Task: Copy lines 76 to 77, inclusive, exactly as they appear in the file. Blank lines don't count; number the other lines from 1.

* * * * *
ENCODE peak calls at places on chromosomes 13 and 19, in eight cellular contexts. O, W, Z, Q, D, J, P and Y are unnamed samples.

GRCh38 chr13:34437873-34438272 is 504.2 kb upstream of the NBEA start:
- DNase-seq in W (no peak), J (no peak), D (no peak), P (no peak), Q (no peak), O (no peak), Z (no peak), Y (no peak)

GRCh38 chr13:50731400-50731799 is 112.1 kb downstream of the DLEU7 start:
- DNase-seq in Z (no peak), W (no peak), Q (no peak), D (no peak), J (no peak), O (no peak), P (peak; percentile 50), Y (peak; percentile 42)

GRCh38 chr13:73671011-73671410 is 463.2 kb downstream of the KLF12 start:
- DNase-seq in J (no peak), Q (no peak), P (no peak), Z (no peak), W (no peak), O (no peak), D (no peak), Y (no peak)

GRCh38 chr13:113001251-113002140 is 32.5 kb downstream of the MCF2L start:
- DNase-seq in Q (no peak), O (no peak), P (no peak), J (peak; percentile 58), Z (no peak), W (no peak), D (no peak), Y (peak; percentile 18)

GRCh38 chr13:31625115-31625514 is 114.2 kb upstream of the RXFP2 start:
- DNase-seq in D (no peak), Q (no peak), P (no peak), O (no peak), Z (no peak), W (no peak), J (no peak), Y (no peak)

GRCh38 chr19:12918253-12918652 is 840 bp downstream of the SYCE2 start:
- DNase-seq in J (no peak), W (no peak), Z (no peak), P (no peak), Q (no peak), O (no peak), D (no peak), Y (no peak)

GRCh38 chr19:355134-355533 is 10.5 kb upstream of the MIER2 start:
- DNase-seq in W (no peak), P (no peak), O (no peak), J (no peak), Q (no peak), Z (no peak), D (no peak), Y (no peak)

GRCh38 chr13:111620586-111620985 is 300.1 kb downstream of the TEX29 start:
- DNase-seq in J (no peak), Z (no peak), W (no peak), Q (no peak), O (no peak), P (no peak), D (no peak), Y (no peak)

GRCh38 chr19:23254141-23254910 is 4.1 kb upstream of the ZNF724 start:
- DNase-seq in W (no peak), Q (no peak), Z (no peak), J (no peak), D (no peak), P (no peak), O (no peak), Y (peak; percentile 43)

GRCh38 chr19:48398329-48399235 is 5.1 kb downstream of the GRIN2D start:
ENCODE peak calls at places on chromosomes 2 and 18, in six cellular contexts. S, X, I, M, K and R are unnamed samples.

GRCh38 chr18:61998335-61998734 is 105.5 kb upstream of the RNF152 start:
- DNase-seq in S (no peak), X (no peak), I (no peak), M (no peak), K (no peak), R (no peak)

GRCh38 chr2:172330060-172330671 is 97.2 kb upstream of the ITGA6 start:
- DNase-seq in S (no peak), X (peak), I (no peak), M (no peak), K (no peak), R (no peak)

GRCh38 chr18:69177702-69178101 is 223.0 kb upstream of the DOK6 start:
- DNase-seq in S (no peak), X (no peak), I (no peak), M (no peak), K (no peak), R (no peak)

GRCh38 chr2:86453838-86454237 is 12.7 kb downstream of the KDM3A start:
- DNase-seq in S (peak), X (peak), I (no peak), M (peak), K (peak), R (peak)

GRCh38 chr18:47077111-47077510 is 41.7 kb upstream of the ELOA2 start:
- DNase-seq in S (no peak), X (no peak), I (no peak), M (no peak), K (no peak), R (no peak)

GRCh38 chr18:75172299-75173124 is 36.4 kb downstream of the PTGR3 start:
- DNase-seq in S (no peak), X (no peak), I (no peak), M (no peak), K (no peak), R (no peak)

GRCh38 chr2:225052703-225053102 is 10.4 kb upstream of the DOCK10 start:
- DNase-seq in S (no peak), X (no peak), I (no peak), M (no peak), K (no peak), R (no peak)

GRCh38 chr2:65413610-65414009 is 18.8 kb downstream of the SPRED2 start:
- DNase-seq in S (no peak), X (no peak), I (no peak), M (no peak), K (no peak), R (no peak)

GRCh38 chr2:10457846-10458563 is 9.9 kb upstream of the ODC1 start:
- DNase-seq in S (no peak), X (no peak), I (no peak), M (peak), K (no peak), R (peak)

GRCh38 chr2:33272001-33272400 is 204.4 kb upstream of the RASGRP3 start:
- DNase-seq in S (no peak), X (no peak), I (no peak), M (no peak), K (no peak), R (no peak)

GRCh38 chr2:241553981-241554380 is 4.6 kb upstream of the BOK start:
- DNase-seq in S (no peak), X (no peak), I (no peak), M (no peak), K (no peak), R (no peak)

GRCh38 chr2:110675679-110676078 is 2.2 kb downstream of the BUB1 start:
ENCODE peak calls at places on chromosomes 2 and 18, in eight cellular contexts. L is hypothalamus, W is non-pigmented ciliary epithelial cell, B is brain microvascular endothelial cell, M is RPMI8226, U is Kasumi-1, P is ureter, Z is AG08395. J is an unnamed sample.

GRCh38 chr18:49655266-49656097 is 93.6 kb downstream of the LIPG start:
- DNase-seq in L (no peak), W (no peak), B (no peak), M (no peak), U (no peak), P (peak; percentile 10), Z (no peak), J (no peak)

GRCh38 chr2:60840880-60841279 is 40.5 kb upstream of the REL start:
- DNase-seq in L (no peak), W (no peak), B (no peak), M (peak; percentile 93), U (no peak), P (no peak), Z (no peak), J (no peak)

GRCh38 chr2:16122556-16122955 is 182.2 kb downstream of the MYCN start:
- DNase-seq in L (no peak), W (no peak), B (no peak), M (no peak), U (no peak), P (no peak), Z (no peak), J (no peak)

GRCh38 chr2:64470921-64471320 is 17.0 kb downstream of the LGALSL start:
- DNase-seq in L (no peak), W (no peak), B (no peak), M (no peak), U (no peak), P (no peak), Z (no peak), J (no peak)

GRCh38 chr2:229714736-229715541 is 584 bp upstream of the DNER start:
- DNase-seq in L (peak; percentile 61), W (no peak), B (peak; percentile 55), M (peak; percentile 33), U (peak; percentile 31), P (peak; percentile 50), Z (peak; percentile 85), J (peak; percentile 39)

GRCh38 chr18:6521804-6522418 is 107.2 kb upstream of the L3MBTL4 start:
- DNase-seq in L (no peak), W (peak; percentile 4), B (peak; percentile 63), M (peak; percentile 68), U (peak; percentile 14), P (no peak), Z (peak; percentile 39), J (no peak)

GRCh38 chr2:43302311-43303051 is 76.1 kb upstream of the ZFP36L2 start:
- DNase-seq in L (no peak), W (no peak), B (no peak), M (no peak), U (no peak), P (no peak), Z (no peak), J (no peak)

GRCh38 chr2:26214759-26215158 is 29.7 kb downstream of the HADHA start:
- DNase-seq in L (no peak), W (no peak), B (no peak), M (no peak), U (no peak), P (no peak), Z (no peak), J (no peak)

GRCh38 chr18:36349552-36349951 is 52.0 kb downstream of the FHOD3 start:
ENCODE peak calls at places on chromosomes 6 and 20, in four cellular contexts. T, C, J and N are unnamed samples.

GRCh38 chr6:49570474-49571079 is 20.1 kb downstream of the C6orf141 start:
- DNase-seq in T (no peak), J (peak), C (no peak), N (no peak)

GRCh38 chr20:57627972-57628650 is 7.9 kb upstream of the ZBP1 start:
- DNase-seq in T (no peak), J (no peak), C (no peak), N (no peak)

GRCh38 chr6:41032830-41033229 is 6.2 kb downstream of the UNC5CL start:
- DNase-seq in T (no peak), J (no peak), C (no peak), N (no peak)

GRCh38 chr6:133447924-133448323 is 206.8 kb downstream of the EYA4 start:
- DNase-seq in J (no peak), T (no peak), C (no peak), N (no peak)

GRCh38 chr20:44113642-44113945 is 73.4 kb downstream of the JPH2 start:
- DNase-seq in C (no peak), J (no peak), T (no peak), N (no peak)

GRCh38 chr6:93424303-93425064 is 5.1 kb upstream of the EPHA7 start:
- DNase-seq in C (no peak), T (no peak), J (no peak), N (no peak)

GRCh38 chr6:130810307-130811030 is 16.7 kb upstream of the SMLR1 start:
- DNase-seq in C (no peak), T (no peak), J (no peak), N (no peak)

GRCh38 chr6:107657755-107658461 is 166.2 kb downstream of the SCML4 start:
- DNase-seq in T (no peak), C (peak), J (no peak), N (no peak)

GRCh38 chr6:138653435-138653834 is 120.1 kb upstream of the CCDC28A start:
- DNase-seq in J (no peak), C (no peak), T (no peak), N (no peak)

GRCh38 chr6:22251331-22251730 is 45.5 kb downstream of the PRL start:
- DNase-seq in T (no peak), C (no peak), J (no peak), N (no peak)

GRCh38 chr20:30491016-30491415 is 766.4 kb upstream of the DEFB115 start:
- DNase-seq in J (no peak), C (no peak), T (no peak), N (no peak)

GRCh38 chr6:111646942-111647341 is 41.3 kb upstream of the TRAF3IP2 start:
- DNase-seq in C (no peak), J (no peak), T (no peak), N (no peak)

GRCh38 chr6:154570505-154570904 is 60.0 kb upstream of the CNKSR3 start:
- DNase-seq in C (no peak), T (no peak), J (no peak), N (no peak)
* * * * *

GRCh38 chr6:130810307-130811030 is 16.7 kb upstream of the SMLR1 start:
- DNase-seq in C (no peak), T (no peak), J (no peak), N (no peak)